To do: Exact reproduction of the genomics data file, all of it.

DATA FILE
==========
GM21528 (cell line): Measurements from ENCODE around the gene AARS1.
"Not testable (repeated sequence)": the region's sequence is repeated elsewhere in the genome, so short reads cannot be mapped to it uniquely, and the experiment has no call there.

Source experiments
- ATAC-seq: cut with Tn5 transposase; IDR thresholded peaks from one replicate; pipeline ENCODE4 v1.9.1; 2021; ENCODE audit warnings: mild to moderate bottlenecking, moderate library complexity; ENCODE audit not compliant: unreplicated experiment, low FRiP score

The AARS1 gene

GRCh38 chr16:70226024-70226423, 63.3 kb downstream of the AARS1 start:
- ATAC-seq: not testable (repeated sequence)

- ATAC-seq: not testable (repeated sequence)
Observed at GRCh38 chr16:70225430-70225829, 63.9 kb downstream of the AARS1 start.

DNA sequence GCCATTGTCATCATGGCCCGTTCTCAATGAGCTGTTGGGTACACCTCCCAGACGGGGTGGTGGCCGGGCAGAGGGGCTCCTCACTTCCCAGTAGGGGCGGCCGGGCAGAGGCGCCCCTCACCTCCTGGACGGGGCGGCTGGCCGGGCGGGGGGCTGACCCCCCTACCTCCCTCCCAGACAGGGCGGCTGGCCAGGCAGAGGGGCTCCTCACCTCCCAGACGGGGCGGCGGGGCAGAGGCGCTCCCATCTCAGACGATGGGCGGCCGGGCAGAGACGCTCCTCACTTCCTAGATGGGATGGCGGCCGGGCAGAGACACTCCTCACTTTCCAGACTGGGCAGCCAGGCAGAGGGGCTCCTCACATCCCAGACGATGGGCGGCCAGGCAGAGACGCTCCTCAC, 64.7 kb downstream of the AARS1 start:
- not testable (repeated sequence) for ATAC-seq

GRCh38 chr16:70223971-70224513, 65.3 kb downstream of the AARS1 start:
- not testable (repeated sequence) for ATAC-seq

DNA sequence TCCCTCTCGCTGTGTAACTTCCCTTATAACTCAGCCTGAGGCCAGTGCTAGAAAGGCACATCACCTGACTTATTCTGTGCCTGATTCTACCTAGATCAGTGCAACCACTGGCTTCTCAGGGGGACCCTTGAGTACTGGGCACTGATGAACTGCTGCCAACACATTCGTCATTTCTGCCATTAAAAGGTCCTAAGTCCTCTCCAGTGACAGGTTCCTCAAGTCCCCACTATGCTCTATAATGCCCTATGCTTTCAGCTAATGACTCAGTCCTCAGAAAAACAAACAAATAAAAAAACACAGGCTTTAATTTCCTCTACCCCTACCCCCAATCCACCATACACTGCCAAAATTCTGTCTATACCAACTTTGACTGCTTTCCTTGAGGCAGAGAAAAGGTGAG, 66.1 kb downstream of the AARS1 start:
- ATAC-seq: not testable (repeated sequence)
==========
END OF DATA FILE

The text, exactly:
GM21528 (cell line): Measurements from ENCODE around the gene AARS1.
"Not testable (repeated sequence)": the region's sequence is repeated elsewhere in the genome, so short reads cannot be mapped to it uniquely, and the experiment has no call there.

Source experiments
- ATAC-seq: cut with Tn5 transposase; IDR thresholded peaks from one replicate; pipeline ENCODE4 v1.9.1; 2021; ENCODE audit warnings: mild to moderate bottlenecking, moderate library complexity; ENCODE audit not compliant: unreplicated experiment, low FRiP score

The AARS1 gene

GRCh38 chr16:70226024-70226423, 63.3 kb downstream of the AARS1 start:
- ATAC-seq: not testable (repeated sequence)

- ATAC-seq: not testable (repeated sequence)
Observed at GRCh38 chr16:70225430-70225829, 63.9 kb downstream of the AARS1 start.

DNA sequence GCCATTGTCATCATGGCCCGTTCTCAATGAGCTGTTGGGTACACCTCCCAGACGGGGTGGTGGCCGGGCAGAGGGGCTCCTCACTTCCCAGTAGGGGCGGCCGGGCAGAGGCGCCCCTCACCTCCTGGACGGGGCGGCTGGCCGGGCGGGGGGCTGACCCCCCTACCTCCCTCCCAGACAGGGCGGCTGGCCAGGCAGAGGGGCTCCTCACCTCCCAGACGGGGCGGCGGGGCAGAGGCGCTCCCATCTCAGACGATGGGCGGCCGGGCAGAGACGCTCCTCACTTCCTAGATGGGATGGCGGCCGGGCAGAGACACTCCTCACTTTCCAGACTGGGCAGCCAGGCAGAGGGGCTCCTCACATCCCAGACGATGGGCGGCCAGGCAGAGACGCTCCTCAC, 64.7 kb downstream of the AARS1 start:
- not testable (repeated sequence) for ATAC-seq

GRCh38 chr16:70223971-70224513, 65.3 kb downstream of the AARS1 start:
- not testable (repeated sequence) for ATAC-seq

DNA sequence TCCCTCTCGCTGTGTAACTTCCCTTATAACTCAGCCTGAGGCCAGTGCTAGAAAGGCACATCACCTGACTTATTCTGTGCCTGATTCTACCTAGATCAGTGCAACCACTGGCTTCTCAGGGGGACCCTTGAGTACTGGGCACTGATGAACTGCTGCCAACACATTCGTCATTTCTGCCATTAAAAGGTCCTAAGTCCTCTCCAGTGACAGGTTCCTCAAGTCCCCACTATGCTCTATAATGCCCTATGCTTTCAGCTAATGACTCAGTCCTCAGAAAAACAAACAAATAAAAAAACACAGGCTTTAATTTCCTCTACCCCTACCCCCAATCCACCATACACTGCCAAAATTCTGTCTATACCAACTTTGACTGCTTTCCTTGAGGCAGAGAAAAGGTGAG, 66.1 kb downstream of the AARS1 start:
- ATAC-seq: not testable (repeated sequence)